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Reassessing Ninth Century Philosophy. A Synchronic Approach to the Logical Traditions

Periodic Reporting for period 3 - 9 SALT (Reassessing Ninth Century Philosophy. A Synchronic Approach to the Logical Traditions)

Reporting period: 2018-09-01 to 2020-02-29

This project aims at a better understanding of the philosophical richness of ninth century thought using the unprecedented method of a synchronic approach. The hypothesis guiding this synchronic approach is that studying together in parallel the four main philosophical traditions of the century - i.e. Latin, Greek, Syriac and Arabic - will bring results that the traditional enquiries limited to one tradition alone can never reach. The ninth century, a time of cultural renewal in the Carolingian, Byzantine and Abbasid empires, possesses the remarkable characteristic that the same texts, namely the writings of Aristotelian logic (including also Porphyry's Isagoge) were read and commented upon in Latin, Greek, Syriac and Arabic alike.
The project studies, in a precise historical context, fundamental questions related to the human capacity to rationalise, analyse and describe sensible reality, to understand the ontological structure of the world, and to define the types of entities which exist. It provides a unique opportunity to compare different traditions and highlight their common Aristotelian heritage, to stress the specificities of each tradition when tackling philosophical issues and to discover the doctrinal results triggered by their mutual interactions, be they constructive (scholarly exchanges) or polemic (religious controversies).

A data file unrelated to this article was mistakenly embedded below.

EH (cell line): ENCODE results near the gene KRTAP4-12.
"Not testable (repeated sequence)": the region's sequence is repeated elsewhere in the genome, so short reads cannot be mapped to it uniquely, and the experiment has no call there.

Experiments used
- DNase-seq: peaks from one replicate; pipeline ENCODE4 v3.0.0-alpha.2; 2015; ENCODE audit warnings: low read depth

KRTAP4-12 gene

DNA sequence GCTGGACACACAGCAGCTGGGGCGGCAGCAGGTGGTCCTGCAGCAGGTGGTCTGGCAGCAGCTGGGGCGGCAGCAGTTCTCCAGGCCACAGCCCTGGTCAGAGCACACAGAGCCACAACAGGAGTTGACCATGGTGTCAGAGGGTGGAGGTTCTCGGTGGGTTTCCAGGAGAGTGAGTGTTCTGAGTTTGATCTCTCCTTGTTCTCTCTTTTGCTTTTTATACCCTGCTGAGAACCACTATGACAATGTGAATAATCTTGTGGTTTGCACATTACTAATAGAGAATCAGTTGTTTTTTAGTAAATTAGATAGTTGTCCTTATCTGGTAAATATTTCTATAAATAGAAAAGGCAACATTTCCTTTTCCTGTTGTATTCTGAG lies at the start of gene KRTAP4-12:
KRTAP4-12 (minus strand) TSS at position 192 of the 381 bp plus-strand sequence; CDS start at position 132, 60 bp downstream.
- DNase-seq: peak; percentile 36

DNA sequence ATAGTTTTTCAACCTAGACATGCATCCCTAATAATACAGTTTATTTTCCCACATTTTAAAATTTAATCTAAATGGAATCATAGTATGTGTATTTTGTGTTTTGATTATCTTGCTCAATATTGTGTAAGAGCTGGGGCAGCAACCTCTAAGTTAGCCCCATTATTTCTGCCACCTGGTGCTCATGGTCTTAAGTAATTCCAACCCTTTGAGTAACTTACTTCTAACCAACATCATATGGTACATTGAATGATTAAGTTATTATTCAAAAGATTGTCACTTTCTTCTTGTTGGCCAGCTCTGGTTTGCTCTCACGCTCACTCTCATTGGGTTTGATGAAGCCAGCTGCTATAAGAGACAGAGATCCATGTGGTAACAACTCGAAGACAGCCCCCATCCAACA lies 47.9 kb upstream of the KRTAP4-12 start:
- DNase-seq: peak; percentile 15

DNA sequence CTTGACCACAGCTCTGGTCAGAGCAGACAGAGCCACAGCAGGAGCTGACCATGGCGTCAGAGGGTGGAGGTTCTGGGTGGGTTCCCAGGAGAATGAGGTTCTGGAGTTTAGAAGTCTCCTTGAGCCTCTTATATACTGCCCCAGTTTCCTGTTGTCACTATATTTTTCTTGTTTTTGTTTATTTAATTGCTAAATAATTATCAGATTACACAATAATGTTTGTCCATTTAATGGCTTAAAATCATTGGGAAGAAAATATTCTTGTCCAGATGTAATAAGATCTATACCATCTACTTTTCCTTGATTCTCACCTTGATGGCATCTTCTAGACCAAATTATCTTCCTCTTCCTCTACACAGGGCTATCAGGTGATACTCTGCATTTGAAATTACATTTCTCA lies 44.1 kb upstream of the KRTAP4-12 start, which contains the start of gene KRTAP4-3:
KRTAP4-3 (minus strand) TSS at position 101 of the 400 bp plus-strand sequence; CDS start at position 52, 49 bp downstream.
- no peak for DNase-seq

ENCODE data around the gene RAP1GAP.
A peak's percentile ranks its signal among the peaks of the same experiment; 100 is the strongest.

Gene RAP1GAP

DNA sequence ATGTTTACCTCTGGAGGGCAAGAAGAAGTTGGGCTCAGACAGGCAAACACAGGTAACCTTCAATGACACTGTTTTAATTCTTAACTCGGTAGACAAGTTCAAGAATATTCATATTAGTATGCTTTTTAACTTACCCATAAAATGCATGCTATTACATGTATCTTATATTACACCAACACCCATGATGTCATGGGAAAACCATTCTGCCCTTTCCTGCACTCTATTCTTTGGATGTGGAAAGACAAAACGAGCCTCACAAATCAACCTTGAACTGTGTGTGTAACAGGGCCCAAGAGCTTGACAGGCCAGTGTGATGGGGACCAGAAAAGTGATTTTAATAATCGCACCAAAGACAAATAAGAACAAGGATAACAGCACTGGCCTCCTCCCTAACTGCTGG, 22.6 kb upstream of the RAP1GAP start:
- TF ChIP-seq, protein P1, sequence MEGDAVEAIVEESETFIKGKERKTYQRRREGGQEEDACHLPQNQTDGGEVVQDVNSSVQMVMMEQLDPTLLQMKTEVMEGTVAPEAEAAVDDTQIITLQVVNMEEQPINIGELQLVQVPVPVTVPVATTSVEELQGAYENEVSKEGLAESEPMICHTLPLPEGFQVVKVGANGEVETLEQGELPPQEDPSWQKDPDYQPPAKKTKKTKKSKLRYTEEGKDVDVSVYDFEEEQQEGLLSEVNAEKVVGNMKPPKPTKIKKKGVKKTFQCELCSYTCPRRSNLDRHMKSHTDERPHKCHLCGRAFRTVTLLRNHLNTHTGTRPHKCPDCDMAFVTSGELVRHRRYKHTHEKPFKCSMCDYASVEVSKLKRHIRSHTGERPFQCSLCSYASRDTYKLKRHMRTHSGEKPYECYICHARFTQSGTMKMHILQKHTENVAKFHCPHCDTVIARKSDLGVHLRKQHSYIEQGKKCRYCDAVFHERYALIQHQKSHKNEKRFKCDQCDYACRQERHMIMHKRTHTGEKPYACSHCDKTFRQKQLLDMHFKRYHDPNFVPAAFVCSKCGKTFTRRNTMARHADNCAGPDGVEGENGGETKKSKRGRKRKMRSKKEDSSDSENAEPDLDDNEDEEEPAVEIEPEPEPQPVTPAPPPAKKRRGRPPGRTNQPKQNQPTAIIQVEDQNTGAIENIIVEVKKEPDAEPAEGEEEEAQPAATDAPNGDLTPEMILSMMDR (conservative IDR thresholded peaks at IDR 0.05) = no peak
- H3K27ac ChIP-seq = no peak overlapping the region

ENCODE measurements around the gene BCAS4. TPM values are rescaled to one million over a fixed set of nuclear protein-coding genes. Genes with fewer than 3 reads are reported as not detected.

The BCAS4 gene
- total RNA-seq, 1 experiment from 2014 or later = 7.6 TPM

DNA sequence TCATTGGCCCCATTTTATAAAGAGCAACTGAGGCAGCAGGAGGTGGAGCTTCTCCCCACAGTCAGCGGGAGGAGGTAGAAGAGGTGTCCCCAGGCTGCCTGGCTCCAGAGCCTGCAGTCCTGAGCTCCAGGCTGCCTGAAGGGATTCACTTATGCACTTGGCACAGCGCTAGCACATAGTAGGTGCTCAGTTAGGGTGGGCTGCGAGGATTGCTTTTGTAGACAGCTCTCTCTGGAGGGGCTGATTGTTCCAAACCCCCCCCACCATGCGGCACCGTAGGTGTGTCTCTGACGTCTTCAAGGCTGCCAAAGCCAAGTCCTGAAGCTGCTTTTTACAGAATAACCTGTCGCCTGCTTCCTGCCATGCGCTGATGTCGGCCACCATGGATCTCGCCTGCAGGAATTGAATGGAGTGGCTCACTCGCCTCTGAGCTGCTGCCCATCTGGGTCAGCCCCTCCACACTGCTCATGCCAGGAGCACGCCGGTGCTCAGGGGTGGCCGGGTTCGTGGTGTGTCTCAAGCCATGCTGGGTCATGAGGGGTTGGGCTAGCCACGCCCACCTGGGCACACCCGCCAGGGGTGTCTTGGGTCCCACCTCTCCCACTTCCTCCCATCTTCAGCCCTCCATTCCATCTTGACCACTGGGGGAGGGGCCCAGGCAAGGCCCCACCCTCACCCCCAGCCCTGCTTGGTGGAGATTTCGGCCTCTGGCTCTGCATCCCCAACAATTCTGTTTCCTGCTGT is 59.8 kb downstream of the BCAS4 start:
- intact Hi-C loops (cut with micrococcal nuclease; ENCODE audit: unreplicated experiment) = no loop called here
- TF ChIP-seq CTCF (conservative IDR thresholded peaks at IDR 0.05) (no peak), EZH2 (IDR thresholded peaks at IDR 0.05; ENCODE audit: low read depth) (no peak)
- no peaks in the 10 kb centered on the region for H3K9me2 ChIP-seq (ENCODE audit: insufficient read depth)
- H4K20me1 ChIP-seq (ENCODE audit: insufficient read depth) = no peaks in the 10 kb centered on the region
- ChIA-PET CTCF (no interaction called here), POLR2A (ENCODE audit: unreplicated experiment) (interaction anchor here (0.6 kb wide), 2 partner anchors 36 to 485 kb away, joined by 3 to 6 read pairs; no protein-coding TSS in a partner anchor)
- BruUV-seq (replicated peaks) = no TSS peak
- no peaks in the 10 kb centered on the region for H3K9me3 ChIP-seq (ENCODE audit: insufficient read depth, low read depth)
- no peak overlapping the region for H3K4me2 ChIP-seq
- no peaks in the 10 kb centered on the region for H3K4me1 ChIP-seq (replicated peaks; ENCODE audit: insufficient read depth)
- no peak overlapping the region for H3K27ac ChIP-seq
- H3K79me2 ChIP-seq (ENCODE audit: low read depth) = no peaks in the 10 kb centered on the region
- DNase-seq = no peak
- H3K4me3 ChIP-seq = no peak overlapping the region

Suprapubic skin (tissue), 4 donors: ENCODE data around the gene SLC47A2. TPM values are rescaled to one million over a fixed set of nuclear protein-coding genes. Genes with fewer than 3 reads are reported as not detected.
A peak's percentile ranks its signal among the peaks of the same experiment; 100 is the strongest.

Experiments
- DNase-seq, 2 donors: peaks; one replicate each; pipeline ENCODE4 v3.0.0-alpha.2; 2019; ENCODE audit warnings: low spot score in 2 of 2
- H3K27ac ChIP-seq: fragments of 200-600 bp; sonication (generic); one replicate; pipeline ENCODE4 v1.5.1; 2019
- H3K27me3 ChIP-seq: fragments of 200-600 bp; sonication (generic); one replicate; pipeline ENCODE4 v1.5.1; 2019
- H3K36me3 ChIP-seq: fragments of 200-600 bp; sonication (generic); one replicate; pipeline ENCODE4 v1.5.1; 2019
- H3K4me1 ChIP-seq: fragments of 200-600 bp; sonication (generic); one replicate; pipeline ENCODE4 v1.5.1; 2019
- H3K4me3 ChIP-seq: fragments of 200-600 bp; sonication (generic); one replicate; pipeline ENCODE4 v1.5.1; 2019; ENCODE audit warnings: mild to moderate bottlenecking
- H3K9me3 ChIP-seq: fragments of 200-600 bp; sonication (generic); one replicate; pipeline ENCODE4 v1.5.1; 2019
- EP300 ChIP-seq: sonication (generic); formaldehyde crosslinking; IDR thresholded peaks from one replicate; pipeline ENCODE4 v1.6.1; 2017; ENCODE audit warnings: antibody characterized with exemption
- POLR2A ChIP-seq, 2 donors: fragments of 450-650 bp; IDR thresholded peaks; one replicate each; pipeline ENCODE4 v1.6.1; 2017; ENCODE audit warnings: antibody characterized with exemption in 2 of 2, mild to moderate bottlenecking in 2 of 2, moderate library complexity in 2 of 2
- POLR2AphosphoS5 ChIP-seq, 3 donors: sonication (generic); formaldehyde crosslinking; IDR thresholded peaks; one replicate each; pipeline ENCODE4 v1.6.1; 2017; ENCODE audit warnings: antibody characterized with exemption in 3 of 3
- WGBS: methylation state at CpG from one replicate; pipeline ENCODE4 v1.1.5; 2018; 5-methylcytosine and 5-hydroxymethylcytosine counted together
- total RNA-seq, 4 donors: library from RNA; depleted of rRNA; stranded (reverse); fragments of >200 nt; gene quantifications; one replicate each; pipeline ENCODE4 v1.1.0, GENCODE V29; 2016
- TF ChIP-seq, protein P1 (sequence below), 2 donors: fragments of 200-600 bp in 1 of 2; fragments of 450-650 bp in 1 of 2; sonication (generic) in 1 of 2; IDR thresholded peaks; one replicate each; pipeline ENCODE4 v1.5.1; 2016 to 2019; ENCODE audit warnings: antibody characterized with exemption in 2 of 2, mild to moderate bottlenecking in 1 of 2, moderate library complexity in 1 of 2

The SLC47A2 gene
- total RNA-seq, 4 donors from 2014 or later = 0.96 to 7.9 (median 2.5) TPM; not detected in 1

Logic is fundamental to philosophical enquiry, but it is also a fantastic tool to be used outside a strictly philosophical context. Logic is an extremely useful way to strengthen one’s own position, by establishing conclusions through rational deductions and by proposing syllogistic reasoning, but also to undermine the position of an adversary in an intellectual or religious controversy, by showing that his opinion implies contradictions or absurd consequences. Studying occurrences of such uses of logical tools is a precious mean for the historian to assess the place of rationality in public discourses.
The first part of the project has been devoted to the careful reading and analysis of the logical texts written during the ninth century, to a study of the logical manuscripts copied during the long ninth century (including the study of glosses when the manuscripts were glossed), and to an analysis of ninth century texts using Aristotelian logic, but whose primary concern is not philosophical. This has been completed by a thorough reflexion about methodology.

Three international conferences have been organised in Vienna, with plenary papers by the PI, the members of the research team and the affiliated scholars. These conferences are:
- “Theodore the Stoudite. Intellectual Context, Logic, and Theological Significance” (University of Vienna, 9-11 March 2016)
- “Understanding Individuality and Depicting Individuals in Ninth Century Byzantium” (University of Vienna, 1-3 March 2017)
- “Arguing Against. Logical Reasoning and Arguments in Religious Controversies (8th -10th Centuries)”, (University of Vienna, 28 February - 2 March 2018),

The PI, Christophe Erismann, (PI) has written several articles presenting aspects of his research for the project, including:
“Meletius Monachus on individuality: a ninth-century Byzantine medical reading of Porphyry's Logic”, Byzantinische Zeitschrift 110.1 (2017) 37-60.
“Theodore the Studite and Photius on the Humanity of Christ. A neglected Byzantine Discussion on Universals in the Time of Iconoclasm”, in: Dumbarton Oaks Papers 71 (2017) 175-192.